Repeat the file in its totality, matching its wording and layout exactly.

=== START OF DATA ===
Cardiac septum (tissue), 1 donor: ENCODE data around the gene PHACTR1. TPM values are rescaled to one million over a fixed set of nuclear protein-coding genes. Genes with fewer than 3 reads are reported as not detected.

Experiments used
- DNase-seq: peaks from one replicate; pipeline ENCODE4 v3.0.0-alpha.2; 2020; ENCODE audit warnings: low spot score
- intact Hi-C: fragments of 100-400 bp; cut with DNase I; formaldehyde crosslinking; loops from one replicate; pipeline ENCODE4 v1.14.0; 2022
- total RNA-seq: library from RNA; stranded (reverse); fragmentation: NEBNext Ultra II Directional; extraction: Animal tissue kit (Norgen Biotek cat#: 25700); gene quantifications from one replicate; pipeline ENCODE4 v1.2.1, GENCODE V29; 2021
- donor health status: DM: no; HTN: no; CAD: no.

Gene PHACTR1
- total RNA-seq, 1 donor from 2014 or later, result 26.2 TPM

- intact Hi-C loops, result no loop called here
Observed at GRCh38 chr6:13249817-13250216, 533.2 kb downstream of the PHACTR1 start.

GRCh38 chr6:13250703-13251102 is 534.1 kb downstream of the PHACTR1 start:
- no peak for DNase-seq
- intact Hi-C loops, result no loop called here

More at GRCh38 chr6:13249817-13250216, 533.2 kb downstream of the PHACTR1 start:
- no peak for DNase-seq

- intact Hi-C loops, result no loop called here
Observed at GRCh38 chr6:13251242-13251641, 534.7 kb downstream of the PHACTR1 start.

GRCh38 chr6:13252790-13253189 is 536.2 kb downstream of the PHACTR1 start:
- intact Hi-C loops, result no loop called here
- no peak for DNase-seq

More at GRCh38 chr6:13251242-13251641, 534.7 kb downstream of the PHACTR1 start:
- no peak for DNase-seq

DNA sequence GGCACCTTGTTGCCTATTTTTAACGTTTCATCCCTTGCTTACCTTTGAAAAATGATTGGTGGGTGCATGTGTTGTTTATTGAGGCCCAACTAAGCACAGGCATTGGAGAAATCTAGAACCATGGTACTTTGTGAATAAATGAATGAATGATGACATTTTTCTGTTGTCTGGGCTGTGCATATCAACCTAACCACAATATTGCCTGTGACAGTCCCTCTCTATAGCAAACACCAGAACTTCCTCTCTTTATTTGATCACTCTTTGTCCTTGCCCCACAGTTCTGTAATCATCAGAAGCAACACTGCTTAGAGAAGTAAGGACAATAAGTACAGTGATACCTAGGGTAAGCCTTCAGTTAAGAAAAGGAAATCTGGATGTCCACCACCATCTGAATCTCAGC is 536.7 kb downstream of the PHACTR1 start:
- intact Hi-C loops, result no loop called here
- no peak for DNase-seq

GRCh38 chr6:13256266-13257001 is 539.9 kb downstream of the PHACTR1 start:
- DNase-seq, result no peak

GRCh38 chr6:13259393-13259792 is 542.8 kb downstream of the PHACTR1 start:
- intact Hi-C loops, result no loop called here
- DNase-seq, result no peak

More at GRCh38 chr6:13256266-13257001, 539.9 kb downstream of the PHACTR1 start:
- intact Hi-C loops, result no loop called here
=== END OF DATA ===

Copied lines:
Cardiac septum (tissue), 1 donor: ENCODE data around the gene PHACTR1. TPM values are rescaled to one million over a fixed set of nuclear protein-coding genes. Genes with fewer than 3 reads are reported as not detected.

Experiments used
- DNase-seq: peaks from one replicate; pipeline ENCODE4 v3.0.0-alpha.2; 2020; ENCODE audit warnings: low spot score
- intact Hi-C: fragments of 100-400 bp; cut with DNase I; formaldehyde crosslinking; loops from one replicate; pipeline ENCODE4 v1.14.0; 2022
- total RNA-seq: library from RNA; stranded (reverse); fragmentation: NEBNext Ultra II Directional; extraction: Animal tissue kit (Norgen Biotek cat#: 25700); gene quantifications from one replicate; pipeline ENCODE4 v1.2.1, GENCODE V29; 2021
- donor health status: DM: no; HTN: no; CAD: no.

Gene PHACTR1
- total RNA-seq, 1 donor from 2014 or later, result 26.2 TPM

- intact Hi-C loops, result no loop called here
Observed at GRCh38 chr6:13249817-13250216, 533.2 kb downstream of the PHACTR1 start.

GRCh38 chr6:13250703-13251102 is 534.1 kb downstream of the PHACTR1 start:
- no peak for DNase-seq
- intact Hi-C loops, result no loop called here

More at GRCh38 chr6:13249817-13250216, 533.2 kb downstream of the PHACTR1 start:
- no peak for DNase-seq

- intact Hi-C loops, result no loop called here
Observed at GRCh38 chr6:13251242-13251641, 534.7 kb downstream of the PHACTR1 start.

GRCh38 chr6:13252790-13253189 is 536.2 kb downstream of the PHACTR1 start:
- intact Hi-C loops, result no loop called here
- no peak for DNase-seq

More at GRCh38 chr6:13251242-13251641, 534.7 kb downstream of the PHACTR1 start:
- no peak for DNase-seq

DNA sequence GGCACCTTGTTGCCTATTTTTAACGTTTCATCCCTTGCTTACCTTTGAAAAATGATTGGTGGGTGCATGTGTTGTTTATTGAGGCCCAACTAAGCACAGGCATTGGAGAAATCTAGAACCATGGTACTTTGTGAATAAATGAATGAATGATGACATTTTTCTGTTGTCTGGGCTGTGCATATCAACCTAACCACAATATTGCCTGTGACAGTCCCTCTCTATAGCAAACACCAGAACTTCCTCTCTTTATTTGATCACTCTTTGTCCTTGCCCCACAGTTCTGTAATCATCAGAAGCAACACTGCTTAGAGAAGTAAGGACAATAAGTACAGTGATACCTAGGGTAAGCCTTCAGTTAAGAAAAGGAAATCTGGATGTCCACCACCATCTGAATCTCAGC is 536.7 kb downstream of the PHACTR1 start:
- intact Hi-C loops, result no loop called here
- no peak for DNase-seq

GRCh38 chr6:13256266-13257001 is 539.9 kb downstream of the PHACTR1 start:
- DNase-seq, result no peak

GRCh38 chr6:13259393-13259792 is 542.8 kb downstream of the PHACTR1 start:
- intact Hi-C loops, result no loop called here
- DNase-seq, result no peak

More at GRCh38 chr6:13256266-13257001, 539.9 kb downstream of the PHACTR1 start:
- intact Hi-C loops, result no loop called here